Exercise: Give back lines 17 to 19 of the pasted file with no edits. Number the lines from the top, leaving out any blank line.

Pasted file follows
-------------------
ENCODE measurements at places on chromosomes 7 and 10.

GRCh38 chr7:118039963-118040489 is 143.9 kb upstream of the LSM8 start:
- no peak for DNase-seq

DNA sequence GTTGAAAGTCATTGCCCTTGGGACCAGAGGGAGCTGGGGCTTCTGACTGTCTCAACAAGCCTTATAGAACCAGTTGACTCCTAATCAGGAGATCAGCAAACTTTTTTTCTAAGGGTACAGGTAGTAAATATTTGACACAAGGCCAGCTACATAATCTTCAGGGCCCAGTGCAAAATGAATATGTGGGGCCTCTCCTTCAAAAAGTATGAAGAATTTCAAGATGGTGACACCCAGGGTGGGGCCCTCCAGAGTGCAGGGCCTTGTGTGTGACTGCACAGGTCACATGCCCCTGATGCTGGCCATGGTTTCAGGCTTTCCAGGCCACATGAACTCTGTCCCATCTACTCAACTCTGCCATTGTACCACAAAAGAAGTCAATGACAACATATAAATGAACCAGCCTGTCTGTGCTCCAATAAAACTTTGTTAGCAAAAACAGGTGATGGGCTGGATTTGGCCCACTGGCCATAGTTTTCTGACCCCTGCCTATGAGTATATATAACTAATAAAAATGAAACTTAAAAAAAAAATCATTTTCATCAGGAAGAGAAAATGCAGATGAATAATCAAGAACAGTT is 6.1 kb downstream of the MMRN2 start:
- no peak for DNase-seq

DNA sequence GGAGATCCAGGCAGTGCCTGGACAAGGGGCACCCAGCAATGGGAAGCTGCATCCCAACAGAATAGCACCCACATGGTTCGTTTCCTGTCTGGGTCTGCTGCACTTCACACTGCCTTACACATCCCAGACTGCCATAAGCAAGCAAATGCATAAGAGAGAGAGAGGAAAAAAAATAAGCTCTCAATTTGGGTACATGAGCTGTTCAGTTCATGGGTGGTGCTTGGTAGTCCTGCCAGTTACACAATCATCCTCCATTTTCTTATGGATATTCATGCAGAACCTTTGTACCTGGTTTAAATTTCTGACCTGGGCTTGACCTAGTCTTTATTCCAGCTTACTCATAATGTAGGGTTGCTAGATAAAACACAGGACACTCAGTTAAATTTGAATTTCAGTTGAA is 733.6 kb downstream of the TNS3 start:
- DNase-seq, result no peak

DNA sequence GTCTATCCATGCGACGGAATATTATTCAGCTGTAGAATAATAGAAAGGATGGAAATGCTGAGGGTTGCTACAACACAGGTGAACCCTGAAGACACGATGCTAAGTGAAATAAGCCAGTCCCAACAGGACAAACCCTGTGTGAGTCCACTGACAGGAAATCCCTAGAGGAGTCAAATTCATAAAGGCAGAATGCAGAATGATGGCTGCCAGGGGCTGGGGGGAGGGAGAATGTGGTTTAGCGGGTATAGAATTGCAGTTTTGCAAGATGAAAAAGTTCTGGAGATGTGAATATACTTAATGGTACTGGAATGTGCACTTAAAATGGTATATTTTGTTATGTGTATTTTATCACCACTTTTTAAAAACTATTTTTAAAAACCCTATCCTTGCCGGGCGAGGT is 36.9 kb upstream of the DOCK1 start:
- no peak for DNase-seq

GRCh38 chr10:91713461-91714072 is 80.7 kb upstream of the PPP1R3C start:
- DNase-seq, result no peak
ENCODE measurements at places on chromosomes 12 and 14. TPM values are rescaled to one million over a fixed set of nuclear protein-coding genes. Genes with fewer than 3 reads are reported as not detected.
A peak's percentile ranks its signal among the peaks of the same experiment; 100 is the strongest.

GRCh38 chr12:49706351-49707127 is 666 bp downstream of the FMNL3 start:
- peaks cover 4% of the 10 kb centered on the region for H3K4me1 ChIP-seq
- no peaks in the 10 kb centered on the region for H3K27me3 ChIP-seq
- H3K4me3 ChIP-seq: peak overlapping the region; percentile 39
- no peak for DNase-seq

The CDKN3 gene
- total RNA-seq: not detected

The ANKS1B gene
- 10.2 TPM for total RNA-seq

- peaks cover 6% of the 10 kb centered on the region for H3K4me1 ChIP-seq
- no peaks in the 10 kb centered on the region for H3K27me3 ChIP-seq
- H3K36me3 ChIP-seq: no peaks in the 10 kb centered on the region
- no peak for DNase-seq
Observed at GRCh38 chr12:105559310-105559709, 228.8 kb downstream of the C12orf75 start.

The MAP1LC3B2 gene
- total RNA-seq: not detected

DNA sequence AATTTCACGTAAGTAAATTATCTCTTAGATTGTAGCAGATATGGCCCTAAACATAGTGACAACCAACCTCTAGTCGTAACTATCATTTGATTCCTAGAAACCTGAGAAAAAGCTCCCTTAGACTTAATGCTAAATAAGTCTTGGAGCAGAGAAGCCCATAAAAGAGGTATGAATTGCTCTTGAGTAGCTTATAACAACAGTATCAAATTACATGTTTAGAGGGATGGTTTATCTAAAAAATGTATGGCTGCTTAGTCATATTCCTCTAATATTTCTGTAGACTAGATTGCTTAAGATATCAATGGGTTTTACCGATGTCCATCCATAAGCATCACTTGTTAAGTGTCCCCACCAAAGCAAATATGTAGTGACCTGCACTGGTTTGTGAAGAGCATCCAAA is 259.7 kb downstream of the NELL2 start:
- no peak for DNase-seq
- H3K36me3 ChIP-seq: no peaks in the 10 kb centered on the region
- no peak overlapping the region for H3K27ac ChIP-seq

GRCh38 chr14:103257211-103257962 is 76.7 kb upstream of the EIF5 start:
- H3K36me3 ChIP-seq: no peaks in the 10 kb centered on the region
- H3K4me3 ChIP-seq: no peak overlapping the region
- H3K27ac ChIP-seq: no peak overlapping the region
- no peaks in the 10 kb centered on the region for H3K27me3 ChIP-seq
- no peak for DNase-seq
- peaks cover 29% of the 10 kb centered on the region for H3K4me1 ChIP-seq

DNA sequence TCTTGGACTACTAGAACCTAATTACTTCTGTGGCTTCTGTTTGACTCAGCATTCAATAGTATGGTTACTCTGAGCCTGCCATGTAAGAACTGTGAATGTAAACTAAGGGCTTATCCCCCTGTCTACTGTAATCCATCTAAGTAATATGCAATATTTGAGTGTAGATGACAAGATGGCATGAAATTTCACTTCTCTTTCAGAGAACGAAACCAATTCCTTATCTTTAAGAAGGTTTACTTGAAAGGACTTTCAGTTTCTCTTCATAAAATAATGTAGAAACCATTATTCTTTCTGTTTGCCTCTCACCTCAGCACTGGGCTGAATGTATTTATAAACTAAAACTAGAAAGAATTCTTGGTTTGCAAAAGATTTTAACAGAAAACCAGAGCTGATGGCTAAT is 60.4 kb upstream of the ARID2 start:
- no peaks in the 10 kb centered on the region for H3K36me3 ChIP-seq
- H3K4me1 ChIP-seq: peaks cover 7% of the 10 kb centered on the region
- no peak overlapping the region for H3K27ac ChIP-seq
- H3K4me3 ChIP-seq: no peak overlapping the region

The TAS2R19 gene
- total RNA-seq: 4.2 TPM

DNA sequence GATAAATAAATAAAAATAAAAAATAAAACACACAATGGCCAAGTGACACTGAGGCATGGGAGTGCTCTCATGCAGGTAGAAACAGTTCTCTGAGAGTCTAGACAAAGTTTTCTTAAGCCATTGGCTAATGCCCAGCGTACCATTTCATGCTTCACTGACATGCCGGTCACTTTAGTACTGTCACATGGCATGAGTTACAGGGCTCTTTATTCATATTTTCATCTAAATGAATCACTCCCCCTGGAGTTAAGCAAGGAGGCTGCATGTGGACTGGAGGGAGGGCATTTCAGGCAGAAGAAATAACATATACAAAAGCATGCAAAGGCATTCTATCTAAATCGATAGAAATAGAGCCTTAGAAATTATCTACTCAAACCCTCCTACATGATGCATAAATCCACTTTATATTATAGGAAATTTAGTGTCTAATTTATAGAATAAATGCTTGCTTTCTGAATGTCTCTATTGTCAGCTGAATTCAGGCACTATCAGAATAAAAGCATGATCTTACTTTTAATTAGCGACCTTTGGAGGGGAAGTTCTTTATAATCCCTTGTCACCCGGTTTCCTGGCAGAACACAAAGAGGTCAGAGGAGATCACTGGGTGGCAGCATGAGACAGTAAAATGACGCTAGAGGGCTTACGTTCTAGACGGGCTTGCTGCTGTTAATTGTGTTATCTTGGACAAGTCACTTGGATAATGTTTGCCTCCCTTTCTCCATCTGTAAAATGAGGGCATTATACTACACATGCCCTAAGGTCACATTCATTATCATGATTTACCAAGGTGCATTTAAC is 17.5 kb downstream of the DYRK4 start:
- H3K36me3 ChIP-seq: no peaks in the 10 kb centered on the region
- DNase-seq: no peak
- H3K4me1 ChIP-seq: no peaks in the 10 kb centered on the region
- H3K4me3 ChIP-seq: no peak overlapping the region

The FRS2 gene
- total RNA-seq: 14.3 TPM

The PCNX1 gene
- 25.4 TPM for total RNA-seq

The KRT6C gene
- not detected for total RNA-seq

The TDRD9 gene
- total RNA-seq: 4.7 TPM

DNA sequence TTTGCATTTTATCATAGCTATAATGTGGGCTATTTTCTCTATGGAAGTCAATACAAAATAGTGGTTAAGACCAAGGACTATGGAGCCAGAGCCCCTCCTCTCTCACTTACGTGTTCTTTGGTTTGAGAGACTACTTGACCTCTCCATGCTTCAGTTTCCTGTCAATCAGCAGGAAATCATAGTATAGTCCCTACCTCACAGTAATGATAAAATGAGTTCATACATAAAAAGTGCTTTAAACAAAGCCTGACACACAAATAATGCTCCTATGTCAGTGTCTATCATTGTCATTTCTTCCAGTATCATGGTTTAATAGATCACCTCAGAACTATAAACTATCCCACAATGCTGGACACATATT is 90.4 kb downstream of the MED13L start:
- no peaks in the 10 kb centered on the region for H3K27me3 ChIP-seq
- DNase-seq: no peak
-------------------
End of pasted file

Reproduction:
- H3K4me3 ChIP-seq: peak overlapping the region; percentile 39
- no peak for DNase-seq

The CDKN3 gene